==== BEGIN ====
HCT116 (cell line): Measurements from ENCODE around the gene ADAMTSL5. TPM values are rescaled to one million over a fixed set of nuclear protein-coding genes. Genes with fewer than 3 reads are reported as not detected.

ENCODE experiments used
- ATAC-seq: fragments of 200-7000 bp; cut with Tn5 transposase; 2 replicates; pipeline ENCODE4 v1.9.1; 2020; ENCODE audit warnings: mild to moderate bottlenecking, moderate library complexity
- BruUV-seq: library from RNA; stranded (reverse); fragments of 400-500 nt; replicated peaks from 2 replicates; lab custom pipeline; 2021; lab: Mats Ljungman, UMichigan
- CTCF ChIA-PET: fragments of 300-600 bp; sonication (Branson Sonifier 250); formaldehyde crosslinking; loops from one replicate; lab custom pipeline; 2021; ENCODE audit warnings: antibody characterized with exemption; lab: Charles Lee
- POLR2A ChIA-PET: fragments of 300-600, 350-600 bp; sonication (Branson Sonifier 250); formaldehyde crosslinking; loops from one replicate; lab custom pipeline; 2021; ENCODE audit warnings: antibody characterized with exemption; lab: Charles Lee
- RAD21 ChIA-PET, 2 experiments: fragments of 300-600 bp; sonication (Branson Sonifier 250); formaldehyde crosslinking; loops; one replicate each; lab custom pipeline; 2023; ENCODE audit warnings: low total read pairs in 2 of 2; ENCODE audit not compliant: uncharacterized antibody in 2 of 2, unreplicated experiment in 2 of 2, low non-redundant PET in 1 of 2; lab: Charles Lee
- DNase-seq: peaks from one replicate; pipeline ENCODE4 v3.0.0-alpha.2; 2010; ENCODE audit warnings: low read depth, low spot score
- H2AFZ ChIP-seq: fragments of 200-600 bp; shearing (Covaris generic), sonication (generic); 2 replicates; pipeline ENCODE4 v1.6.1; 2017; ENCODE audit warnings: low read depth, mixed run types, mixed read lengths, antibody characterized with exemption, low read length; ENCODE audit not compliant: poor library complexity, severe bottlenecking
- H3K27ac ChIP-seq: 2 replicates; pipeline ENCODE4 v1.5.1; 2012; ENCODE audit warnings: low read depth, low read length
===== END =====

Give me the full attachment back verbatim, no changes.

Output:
HCT116 (cell line): Measurements from ENCODE around the gene ADAMTSL5. TPM values are rescaled to one million over a fixed set of nuclear protein-coding genes. Genes with fewer than 3 reads are reported as not detected.

ENCODE experiments used
- ATAC-seq: fragments of 200-7000 bp; cut with Tn5 transposase; 2 replicates; pipeline ENCODE4 v1.9.1; 2020; ENCODE audit warnings: mild to moderate bottlenecking, moderate library complexity
- BruUV-seq: library from RNA; stranded (reverse); fragments of 400-500 nt; replicated peaks from 2 replicates; lab custom pipeline; 2021; lab: Mats Ljungman, UMichigan
- CTCF ChIA-PET: fragments of 300-600 bp; sonication (Branson Sonifier 250); formaldehyde crosslinking; loops from one replicate; lab custom pipeline; 2021; ENCODE audit warnings: antibody characterized with exemption; lab: Charles Lee
- POLR2A ChIA-PET: fragments of 300-600, 350-600 bp; sonication (Branson Sonifier 250); formaldehyde crosslinking; loops from one replicate; lab custom pipeline; 2021; ENCODE audit warnings: antibody characterized with exemption; lab: Charles Lee
- RAD21 ChIA-PET, 2 experiments: fragments of 300-600 bp; sonication (Branson Sonifier 250); formaldehyde crosslinking; loops; one replicate each; lab custom pipeline; 2023; ENCODE audit warnings: low total read pairs in 2 of 2; ENCODE audit not compliant: uncharacterized antibody in 2 of 2, unreplicated experiment in 2 of 2, low non-redundant PET in 1 of 2; lab: Charles Lee
- DNase-seq: peaks from one replicate; pipeline ENCODE4 v3.0.0-alpha.2; 2010; ENCODE audit warnings: low read depth, low spot score
- H2AFZ ChIP-seq: fragments of 200-600 bp; shearing (Covaris generic), sonication (generic); 2 replicates; pipeline ENCODE4 v1.6.1; 2017; ENCODE audit warnings: low read depth, mixed run types, mixed read lengths, antibody characterized with exemption, low read length; ENCODE audit not compliant: poor library complexity, severe bottlenecking
- H3K27ac ChIP-seq: 2 replicates; pipeline ENCODE4 v1.5.1; 2012; ENCODE audit warnings: low read depth, low read length